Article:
A true development partner doesn’t try to operate behind a magic curtain. They are very transparent.
Sometimes that means you see mistakes, you hear dumb questions, or you see some harried meetings. But when a software developer is truly transparent, even painfully transparent, they and the client can achieve alignment a lot quicker. Mistakes will arise and maybe they even are visible more often. But they’re smaller mistakes, and they can get addressed really quickly to get back on track. (You’ve heard us say before that mistakes are a good thing in software development, and here’s why.)
When a development company tries to operate in a black box, mistakes or misalignment can grow and turn into larger issues. By the time the client finds out about them, it’s really expensive and impactful to try to resolve the snowballed issue.
Signs you’re in a black box:
Does the software developer insist on controlling all of the assets and artifacts for your product? For example, do you know where the source code is stored? A surprising number of companies pay a developer to build a product or do development work and don’t even think to ask for the source code.
You, as the owner of the product, should maintain control of all of your assets and your artifacts at all times. That way, you’re set up to be vendor agnostic.
Note: This requires a lot of mutual trust in the developer-client relationship. Some developers will hold back artifacts until invoices get paid. But once a trusting relationship is established with on-time payments, the developer should give you access.
You should have full access to all of your artifacts at all given times. This includes things like
We recommend when building a product, have your vendor plug into your assets. Then you give them control over administering and facilitating the items above. But you need to be the owner, ultimately. If a developer pushes back on this, that’s a big red flag.
This may seem simple. But if you’ve never built software, and the software developer is really good at coming up with excuses for why things aren’t done, why problems weren’t anticipated, or why timelines are off, you might accept it as normal.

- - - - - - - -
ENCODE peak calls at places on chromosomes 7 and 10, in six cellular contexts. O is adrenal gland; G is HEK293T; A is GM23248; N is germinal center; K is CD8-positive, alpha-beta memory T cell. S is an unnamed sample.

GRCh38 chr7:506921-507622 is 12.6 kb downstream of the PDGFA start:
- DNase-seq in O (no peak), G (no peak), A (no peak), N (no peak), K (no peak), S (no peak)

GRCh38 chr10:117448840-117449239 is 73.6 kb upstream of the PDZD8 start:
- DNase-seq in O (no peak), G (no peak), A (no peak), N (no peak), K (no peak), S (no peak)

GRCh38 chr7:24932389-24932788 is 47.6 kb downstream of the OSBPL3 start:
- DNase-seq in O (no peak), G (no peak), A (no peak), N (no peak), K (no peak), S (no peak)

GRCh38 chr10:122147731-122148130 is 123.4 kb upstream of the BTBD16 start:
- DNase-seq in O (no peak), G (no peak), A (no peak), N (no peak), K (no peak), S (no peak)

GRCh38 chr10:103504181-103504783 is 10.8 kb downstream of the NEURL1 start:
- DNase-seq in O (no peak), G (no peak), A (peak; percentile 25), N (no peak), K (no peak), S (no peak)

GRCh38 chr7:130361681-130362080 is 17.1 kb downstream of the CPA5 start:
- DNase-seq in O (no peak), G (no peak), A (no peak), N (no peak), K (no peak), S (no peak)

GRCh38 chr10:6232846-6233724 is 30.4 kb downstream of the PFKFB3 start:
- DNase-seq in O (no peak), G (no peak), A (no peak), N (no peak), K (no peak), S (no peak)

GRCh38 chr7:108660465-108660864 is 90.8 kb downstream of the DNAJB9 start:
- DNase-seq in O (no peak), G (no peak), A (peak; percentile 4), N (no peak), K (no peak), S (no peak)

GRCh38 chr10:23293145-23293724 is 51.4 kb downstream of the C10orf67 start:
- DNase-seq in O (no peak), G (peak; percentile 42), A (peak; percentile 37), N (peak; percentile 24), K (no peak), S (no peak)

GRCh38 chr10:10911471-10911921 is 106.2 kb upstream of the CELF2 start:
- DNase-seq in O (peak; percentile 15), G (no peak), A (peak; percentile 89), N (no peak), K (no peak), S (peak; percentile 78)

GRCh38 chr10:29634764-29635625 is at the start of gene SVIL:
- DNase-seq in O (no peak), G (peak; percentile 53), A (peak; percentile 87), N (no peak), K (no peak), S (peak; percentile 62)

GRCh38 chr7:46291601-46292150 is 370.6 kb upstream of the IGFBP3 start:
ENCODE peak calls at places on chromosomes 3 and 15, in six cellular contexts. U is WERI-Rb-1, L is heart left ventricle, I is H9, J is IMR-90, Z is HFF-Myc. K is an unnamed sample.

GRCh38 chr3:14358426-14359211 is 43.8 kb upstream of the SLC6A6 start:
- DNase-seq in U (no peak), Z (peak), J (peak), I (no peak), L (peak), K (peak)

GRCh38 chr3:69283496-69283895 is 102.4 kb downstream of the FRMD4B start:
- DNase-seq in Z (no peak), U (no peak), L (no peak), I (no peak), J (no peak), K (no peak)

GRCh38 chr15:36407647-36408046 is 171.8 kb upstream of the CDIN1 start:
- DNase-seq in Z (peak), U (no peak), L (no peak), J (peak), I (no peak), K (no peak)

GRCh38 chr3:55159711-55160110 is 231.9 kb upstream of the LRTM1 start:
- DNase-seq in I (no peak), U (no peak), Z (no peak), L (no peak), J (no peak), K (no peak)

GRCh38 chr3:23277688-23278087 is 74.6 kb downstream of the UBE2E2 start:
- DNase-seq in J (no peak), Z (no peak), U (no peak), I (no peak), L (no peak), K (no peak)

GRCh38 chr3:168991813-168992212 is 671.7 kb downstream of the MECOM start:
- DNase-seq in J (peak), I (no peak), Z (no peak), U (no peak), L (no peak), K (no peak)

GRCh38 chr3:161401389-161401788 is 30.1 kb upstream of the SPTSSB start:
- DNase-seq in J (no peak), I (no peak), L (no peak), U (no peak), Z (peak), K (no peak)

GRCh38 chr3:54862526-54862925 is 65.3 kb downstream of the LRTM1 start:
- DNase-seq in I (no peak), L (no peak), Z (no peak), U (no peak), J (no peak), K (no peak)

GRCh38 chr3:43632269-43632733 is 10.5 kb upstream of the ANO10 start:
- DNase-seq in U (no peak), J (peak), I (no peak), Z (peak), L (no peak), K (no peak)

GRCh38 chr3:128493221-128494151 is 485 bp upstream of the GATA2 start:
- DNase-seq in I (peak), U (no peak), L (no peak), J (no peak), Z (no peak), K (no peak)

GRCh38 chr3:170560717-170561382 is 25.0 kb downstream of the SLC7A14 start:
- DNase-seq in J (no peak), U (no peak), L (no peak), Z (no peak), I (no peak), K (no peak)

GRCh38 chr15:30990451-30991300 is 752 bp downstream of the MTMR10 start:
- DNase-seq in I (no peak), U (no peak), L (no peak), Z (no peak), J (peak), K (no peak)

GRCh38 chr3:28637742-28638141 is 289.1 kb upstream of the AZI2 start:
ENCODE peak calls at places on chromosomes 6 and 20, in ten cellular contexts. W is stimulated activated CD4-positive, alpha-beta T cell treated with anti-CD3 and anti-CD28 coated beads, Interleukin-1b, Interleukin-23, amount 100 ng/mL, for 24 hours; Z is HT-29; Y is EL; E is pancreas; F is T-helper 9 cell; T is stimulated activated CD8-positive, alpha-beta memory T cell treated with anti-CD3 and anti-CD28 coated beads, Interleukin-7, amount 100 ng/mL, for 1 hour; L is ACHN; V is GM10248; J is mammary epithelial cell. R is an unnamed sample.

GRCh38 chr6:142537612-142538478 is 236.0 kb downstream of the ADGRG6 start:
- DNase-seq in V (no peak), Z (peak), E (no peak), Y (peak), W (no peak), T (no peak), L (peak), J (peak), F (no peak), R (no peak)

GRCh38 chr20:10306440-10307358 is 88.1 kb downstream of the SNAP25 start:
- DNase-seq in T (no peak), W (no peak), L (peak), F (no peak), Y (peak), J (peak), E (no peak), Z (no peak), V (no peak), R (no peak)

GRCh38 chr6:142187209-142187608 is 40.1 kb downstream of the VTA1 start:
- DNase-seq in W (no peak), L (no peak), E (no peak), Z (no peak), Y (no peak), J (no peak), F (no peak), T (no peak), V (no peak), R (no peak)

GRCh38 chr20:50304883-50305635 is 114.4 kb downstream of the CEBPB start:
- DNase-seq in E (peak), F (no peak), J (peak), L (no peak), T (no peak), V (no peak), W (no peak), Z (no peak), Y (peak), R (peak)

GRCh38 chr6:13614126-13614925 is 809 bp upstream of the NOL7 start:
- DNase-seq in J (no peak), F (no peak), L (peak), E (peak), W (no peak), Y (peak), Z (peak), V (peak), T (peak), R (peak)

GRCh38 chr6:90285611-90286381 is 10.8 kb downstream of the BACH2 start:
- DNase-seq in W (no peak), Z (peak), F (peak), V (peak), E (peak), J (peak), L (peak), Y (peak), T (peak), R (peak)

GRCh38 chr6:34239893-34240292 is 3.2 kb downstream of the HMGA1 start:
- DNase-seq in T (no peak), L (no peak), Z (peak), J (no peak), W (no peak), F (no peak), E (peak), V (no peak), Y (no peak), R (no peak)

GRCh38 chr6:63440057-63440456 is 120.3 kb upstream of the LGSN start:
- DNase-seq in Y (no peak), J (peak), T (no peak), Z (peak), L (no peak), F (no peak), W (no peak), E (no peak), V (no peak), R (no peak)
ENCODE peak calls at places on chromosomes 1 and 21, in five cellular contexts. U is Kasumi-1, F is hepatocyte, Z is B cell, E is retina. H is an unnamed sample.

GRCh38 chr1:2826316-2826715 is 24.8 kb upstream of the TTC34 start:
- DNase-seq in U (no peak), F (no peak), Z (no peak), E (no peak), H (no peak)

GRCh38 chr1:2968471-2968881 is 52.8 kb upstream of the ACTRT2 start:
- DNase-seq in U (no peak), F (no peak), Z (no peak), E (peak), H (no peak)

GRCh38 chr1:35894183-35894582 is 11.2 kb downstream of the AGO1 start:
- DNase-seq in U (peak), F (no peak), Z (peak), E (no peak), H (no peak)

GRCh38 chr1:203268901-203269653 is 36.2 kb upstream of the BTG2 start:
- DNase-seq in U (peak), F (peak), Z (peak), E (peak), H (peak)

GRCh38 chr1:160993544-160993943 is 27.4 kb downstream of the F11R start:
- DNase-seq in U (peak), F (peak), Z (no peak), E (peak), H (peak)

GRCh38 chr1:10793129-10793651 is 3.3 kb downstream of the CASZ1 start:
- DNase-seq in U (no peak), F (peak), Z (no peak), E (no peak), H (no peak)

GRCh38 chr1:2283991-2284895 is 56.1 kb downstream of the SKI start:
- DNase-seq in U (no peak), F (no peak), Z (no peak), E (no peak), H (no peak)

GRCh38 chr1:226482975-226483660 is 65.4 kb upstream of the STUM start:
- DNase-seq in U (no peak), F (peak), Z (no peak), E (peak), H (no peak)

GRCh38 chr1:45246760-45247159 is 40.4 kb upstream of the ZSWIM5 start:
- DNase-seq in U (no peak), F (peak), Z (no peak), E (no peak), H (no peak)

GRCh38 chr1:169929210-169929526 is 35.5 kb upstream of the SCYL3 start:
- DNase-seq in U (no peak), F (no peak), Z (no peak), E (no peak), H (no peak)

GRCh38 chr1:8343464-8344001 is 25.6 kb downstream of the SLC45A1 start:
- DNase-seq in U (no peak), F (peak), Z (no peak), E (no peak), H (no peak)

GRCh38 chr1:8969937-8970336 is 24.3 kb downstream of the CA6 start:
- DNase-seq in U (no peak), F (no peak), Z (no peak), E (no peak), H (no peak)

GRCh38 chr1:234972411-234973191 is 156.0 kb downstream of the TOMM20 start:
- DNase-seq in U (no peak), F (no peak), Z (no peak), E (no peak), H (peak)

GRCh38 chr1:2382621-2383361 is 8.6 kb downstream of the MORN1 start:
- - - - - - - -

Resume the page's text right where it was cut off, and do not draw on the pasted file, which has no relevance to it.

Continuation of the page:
A development team that doesn’t do what they say they’re going to do when they say they’re going to do it is a red flag. This is a two-part process. First, they have to actually give you insight into what they are currently doing and planning to do. Do you have good visibility into their progress? Do you get clear status reports that tell you how they’re doing in terms of timeline and budget and scope? Do they have some kind of organized way of communicating potential risk?
Second, what do their actions tell you? Do they do the things they said they would do, even incrementally, such as sprint by sprint? If they say that they’re going to do these items in a sprint, do they come back completed and on time? Or is there always a story for why they aren’t done?
In any relationship, it’s critical to pay attention to actions over words. Here are some other behaviors to watch:
If you haven’t been on a dating app lately, there is a lot of talk on them about green flags. Green flags are the opposite of red flags; they’re early signs that a person, or company, will be a great partner. Software developers green flags reflect many of the green flags for a good romantic partner: they’ll communicate frequently and thoroughly, they’ll be above board and transparent, they’ll be true to themselves by saying no when it matters, they’ll be honest about when they can show up and when they need more time, and they’ll do what they said they were going to do.
We are sure our past and current clients would recommend us to anyone looking for a true partner in software development. If you’re looking to build a product, be sure to “swipe right” on us! Or, you know, fill out this contact us form.